Ben Roethlisberger will be back with the Pittsburgh Steelers in 2021. The suspense is over. Nearly two months after the Steelers 2020 season ended in Hindenburg Rescues the Titanic fashion in defeat the Cleveland Browns, Pittsburgh has answered its biggest off season question.
Details are sure to emerge in the coming days and weeks, but statements by Art Rooney II and Kevin Colbert left no doubt that Ben Roethlisberger was going to have sacrifice to return. Ben Roethlisberger met with Art Rooney II, and undoubtedly said he would.
After he met with Art Rooney II, his agent Ryan Tollner confirmed:
— Aditi Kinkhabwala (@AKinkhabwala) February 23, 2021
For fans looking at that 3 interceptions in less than a quarter against the Browns left wondering, “Why bringing him back?” another game against Cleveland offers clarity.
The Case for Bringing Back Ben
As I’ve confessed before, when I first learned that injuries might force Terry Bradshaw to retire, I was happy, because my older brother had told me “Bradshaw was ‘old.’” To an 11 year old, “Young” meant automatically better.
- Ah, the ignorance of youth. Cliff Stoudt was younger, but he certainly wasn’t better.
I remember seeing a few games after the fateful declaration, but didn’t see too many after that. But I do remember tuning into one a few years later. The 1987 season opened with Mark Malone and Chuck Noll logging their second upset of Bill Walsh and Joe Montana.
- Could the Steel Curtain be ready to rise again?
Channel 11 in Baltimore was showing the game in week 2, a Steeler road game against the Browns. The picture in the DC suburbs was fuzzy as it arrived from Baltimore, but I didn’t need HD quality to understand the disaster.
I tuned in in the fourth quarter. The Browns were winning, but only by 20-10. It was just in time to see Mark Malone toss an interception right to Clay Matthews, which Matthew returned for a touchdown. I think, I can’t be sure, but I think that was his 4th on the day. If I’m right, he quickly threw another with the Browns converted into another touchdown.
- Chuck Noll had seen enough, and benched Malone.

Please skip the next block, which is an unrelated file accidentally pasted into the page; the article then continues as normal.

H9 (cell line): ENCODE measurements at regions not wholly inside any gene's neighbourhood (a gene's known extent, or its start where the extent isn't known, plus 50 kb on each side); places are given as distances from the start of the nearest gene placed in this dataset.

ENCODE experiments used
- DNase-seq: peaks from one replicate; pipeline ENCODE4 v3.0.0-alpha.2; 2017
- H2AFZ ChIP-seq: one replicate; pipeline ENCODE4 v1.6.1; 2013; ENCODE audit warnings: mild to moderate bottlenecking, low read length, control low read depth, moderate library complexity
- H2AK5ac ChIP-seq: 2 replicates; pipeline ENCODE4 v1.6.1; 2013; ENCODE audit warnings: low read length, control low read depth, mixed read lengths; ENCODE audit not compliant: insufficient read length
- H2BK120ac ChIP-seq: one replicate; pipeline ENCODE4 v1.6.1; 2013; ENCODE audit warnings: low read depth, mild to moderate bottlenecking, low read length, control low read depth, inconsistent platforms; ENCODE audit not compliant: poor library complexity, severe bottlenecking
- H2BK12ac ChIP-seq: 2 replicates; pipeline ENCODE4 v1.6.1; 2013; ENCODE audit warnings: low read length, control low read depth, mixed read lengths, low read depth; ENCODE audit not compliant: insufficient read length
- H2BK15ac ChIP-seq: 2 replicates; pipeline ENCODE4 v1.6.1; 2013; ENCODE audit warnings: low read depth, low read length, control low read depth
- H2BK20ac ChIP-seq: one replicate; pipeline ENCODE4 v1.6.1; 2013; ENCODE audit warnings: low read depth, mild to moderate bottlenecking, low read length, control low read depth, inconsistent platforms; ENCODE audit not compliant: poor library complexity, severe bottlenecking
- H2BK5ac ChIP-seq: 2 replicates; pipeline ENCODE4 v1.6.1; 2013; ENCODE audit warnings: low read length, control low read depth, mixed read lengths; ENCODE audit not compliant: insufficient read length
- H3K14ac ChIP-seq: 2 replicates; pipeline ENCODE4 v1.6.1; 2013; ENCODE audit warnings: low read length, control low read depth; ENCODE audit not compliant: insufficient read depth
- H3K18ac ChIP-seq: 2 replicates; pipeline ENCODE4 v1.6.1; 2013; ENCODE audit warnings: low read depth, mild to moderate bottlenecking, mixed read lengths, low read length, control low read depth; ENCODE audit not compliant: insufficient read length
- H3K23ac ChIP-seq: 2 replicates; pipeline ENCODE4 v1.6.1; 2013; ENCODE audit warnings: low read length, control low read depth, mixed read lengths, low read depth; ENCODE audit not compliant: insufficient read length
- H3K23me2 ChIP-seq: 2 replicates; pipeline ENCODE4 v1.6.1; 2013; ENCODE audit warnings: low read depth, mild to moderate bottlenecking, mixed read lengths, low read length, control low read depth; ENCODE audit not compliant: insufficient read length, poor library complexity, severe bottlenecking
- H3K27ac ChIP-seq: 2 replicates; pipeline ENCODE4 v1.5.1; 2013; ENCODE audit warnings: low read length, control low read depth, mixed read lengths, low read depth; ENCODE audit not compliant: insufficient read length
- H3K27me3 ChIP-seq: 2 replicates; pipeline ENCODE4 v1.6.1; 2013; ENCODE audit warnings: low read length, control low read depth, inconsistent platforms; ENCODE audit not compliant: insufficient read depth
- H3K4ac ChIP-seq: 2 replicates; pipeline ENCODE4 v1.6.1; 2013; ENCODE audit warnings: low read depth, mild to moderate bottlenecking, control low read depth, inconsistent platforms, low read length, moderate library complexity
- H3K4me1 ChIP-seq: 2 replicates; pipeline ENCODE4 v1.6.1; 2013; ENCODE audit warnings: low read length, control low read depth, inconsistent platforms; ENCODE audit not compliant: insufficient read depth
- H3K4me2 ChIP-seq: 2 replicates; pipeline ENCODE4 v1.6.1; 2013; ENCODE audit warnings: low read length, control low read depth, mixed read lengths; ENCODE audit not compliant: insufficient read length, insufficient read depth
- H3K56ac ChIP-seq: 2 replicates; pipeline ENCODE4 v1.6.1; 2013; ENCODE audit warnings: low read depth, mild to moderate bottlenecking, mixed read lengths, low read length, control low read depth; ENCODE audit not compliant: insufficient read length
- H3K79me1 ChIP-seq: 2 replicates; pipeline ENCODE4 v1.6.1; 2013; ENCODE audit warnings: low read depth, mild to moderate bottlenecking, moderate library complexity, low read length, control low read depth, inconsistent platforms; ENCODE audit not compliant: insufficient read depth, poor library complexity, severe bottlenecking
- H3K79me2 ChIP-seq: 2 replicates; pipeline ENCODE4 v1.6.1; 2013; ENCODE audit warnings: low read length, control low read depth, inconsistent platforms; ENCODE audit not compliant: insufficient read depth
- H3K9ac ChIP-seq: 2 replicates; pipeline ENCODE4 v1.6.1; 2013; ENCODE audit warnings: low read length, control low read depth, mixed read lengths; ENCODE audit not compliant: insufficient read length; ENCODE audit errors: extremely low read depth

Bubby Brister to the rescue? Right? Ah, no. The Bubster threw an interception of his own and went 1-5 in mop up duty. He also got sacked.
7590 days elapsed between Terry Bradshaw’s last pass to Calvin Sweeney and Ben Roethlisberger’s first pass to Plaxico Burress. No, not all of those days were as bleak as that afternoon at Cleveland Municipal Stadium, but the moral of the story is clear: If you have a franchise quarterback, you ride him as far as he will take you.
Yes, There is a Risk in Roethlisberger Returning
The risk of a Ben Roethlisberger return is real. One Mexican blogger spelled it out:
I don't believe Ben can perform at a high level under pressure when it truly matters anymore. He didn't in playoffs in 2017 and he didn't in 2020. He dug holes he couldn't overcome. I respect his career, I've never insulted him, but I don't believe he can pull it off again.
— Carlos S. (@casalasv) February 24, 2021
What we saw at the end of 2020 might be the best Ben can bring with the new arm that’s attached to his 39 year old body. Even if he can get comfortable with his arm’s “bionics” (to borrow Jim Wexell’s term) the Steelers will still need to:
- Find a starting caliber running back
- Rebuild the offensive line
- Keep or replace key players on defense
But Ben Roethlisberger has obviously indicated he’s willing to give up enough salary to let the Steelers try to do that. Mason Rudolph has shown real upside. (And please, the Steelers can and will do what is needed to keep in in Pittsburgh in 2022.)
Mason Rudolph might represent the future, the here in the present Ben Roethlisberger still represents the Steelers best shot at going to the Super Bowl in 2021.